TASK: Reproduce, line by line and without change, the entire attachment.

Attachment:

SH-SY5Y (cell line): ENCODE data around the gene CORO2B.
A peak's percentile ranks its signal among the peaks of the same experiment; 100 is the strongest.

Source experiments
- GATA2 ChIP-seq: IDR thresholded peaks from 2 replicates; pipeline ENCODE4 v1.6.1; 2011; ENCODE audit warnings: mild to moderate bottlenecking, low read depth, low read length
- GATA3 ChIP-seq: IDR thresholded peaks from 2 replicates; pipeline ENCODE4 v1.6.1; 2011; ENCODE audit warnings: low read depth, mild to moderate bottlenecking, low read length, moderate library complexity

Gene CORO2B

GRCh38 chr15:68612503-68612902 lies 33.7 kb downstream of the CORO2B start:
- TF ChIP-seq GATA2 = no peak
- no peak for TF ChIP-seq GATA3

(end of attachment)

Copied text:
SH-SY5Y (cell line): ENCODE data around the gene CORO2B.
A peak's percentile ranks its signal among the peaks of the same experiment; 100 is the strongest.

Source experiments
- GATA2 ChIP-seq: IDR thresholded peaks from 2 replicates; pipeline ENCODE4 v1.6.1; 2011; ENCODE audit warnings: mild to moderate bottlenecking, low read depth, low read length
- GATA3 ChIP-seq: IDR thresholded peaks from 2 replicates; pipeline ENCODE4 v1.6.1; 2011; ENCODE audit warnings: low read depth, mild to moderate bottlenecking, low read length, moderate library complexity

Gene CORO2B

GRCh38 chr15:68612503-68612902 lies 33.7 kb downstream of the CORO2B start:
- TF ChIP-seq GATA2 = no peak
- no peak for TF ChIP-seq GATA3